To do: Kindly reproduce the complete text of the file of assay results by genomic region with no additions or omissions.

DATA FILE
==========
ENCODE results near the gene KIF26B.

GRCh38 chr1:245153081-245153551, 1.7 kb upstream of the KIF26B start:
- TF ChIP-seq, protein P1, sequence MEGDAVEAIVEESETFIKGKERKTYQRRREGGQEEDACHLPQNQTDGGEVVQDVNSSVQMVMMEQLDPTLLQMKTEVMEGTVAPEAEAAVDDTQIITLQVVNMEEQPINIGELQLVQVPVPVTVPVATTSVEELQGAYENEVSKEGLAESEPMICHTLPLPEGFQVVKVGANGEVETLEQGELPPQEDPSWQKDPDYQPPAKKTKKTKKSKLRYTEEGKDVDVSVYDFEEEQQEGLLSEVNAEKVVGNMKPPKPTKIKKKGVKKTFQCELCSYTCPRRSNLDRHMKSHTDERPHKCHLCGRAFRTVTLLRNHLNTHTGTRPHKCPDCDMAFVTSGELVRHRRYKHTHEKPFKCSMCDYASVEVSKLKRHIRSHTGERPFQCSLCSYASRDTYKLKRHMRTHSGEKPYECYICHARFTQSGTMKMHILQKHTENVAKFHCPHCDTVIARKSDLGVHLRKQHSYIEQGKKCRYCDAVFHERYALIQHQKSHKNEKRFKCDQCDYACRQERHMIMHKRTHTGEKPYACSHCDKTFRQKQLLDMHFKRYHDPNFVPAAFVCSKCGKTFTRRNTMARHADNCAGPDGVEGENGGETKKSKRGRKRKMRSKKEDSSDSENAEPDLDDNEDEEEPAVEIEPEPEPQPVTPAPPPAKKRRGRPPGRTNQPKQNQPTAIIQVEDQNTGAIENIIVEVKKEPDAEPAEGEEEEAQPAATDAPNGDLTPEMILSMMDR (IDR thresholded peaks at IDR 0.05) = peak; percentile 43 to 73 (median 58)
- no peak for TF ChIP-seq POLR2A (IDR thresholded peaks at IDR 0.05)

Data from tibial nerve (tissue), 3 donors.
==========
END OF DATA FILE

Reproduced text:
ENCODE results near the gene KIF26B.

GRCh38 chr1:245153081-245153551, 1.7 kb upstream of the KIF26B start:
- TF ChIP-seq, protein P1, sequence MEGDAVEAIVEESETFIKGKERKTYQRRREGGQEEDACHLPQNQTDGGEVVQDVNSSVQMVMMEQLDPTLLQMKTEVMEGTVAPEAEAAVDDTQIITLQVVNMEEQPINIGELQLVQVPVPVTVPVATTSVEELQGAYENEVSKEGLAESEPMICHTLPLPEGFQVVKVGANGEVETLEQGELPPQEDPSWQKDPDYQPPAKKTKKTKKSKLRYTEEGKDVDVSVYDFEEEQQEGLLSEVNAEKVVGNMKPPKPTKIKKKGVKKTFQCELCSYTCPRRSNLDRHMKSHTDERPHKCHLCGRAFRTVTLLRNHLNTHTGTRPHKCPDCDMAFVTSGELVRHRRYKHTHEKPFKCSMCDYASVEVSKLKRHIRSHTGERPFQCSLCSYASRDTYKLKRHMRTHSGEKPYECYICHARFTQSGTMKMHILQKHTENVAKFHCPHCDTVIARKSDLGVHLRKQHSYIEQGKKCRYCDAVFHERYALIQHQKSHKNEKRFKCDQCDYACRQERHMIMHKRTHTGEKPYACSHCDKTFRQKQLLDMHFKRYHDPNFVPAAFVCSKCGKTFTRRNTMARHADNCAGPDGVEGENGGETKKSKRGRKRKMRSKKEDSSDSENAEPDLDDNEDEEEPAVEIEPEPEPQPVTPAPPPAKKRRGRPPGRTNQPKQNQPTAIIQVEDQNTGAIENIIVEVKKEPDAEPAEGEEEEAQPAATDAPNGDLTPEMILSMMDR (IDR thresholded peaks at IDR 0.05) = peak; percentile 43 to 73 (median 58)
- no peak for TF ChIP-seq POLR2A (IDR thresholded peaks at IDR 0.05)

Data from tibial nerve (tissue), 3 donors.